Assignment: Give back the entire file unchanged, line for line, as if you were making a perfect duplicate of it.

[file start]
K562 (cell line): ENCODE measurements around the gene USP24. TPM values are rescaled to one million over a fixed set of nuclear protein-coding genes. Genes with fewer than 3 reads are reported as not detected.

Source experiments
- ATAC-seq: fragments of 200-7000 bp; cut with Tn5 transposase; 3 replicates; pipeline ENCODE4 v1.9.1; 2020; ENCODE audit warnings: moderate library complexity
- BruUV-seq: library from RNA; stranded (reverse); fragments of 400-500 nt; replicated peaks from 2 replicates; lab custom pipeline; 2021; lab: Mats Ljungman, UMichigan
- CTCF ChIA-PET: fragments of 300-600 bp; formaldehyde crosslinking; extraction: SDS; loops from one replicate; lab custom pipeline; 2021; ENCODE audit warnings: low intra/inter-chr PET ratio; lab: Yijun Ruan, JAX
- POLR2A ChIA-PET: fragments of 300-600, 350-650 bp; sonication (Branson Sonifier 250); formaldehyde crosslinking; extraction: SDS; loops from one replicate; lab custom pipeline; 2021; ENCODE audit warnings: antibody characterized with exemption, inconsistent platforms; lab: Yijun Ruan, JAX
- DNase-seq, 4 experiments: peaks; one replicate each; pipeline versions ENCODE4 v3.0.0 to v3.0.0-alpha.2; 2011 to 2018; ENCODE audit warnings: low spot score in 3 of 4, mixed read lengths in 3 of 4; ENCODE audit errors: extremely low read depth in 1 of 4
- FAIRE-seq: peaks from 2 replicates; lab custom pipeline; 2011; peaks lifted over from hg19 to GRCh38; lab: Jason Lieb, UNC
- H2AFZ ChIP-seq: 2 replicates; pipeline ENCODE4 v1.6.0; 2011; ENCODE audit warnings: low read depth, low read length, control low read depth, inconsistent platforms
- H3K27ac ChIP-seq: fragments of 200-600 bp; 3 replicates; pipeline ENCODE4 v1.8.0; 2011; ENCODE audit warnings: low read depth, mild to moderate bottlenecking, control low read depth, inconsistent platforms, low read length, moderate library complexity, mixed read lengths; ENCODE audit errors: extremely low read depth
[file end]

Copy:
K562 (cell line): ENCODE measurements around the gene USP24. TPM values are rescaled to one million over a fixed set of nuclear protein-coding genes. Genes with fewer than 3 reads are reported as not detected.

Source experiments
- ATAC-seq: fragments of 200-7000 bp; cut with Tn5 transposase; 3 replicates; pipeline ENCODE4 v1.9.1; 2020; ENCODE audit warnings: moderate library complexity
- BruUV-seq: library from RNA; stranded (reverse); fragments of 400-500 nt; replicated peaks from 2 replicates; lab custom pipeline; 2021; lab: Mats Ljungman, UMichigan
- CTCF ChIA-PET: fragments of 300-600 bp; formaldehyde crosslinking; extraction: SDS; loops from one replicate; lab custom pipeline; 2021; ENCODE audit warnings: low intra/inter-chr PET ratio; lab: Yijun Ruan, JAX
- POLR2A ChIA-PET: fragments of 300-600, 350-650 bp; sonication (Branson Sonifier 250); formaldehyde crosslinking; extraction: SDS; loops from one replicate; lab custom pipeline; 2021; ENCODE audit warnings: antibody characterized with exemption, inconsistent platforms; lab: Yijun Ruan, JAX
- DNase-seq, 4 experiments: peaks; one replicate each; pipeline versions ENCODE4 v3.0.0 to v3.0.0-alpha.2; 2011 to 2018; ENCODE audit warnings: low spot score in 3 of 4, mixed read lengths in 3 of 4; ENCODE audit errors: extremely low read depth in 1 of 4
- FAIRE-seq: peaks from 2 replicates; lab custom pipeline; 2011; peaks lifted over from hg19 to GRCh38; lab: Jason Lieb, UNC
- H2AFZ ChIP-seq: 2 replicates; pipeline ENCODE4 v1.6.0; 2011; ENCODE audit warnings: low read depth, low read length, control low read depth, inconsistent platforms
- H3K27ac ChIP-seq: fragments of 200-600 bp; 3 replicates; pipeline ENCODE4 v1.8.0; 2011; ENCODE audit warnings: low read depth, mild to moderate bottlenecking, control low read depth, inconsistent platforms, low read length, moderate library complexity, mixed read lengths; ENCODE audit errors: extremely low read depth